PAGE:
Towards the end of 2020, I decided to take up running. I had been inspired by my hairdresser, who’d adopted the habit in the midst of a long, lonely statewide lockdown that had forced her business to close temporarily. With nothing to do but worry about the state of the world and her future in it, she began clocking kilometres of pavement in Melbourne’s inner north. By the time I managed to see her again, she was regularly running anywhere between ten and fifteen kilometres, four or five times a week.
“Do you love it?” I asked her, impressed by both her stamina and the sleek new muscles I could see peeking out from beneath her shirt.
“I hate it,” she replied. “But I can’t seem to stop doing it.”
A few days later, I pulled on some sneakers, drove to Princes Park and shuffled twice around its perimeter. In terms of speed, it was barely more than an ambient stroll. Still, I was proud of myself for pushing through the whole ordeal without stopping. When I pulled on the same shoes a few days later and attempted the same distance, I was pleased to notice a tiny improvement. Like my hairdresser, I hated every second of it. But I loved the feeling of having done it.
Despite the unchanging torment of the activity itself, I was compelled to keep going, and was soon jogging two or three times a week. Each time, I would grimace my way along the streets near my house, wrestling with what I began to refer to as Bad Brain. Why are you doing this? my inner voice would demand to know, as I pushed my feet forward and panted against the breeze. You should just quit now. You hate this! Just stop. Stop and walk home, and abandon this nonsense.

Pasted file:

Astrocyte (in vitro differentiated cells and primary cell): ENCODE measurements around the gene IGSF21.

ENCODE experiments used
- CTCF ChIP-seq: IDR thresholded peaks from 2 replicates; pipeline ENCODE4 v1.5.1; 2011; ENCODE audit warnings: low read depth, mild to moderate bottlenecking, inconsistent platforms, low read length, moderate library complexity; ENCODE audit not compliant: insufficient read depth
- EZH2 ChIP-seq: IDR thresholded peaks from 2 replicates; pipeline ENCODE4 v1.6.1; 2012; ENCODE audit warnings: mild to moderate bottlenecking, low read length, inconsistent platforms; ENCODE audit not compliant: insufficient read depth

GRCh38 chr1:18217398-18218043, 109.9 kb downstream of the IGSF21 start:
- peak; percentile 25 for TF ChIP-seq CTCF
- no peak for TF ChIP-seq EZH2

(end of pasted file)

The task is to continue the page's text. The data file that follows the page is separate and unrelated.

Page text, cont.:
Shut up, Brain! I’d think to myself, wheezing my way along the gravel track.
Fine, it would reply. But what happens when you finish? You’ll just have to go again. And again after that. You’ll never be allowed to stop, because then you’ll be a quitter.
There’s a metaphor here. But then, writers are notorious for them.
My first piece of published writing came in the form of a letter. I had just started my first year at university, and had been irritated to read an obnoxious editorial in the student newspaper sneering at the new flock of freshers. Being a priggish school prefect type, I sent a tersely written response defending my peers, and was thrilled to see it had been included in the following edition. I took it home to show my mother, who clipped it out and stuck it on the fridge. It greeted me every time I went to retrieve a snack, and I would be filled once more with the feeling of validation that comes from having a strong opinion acknowledged.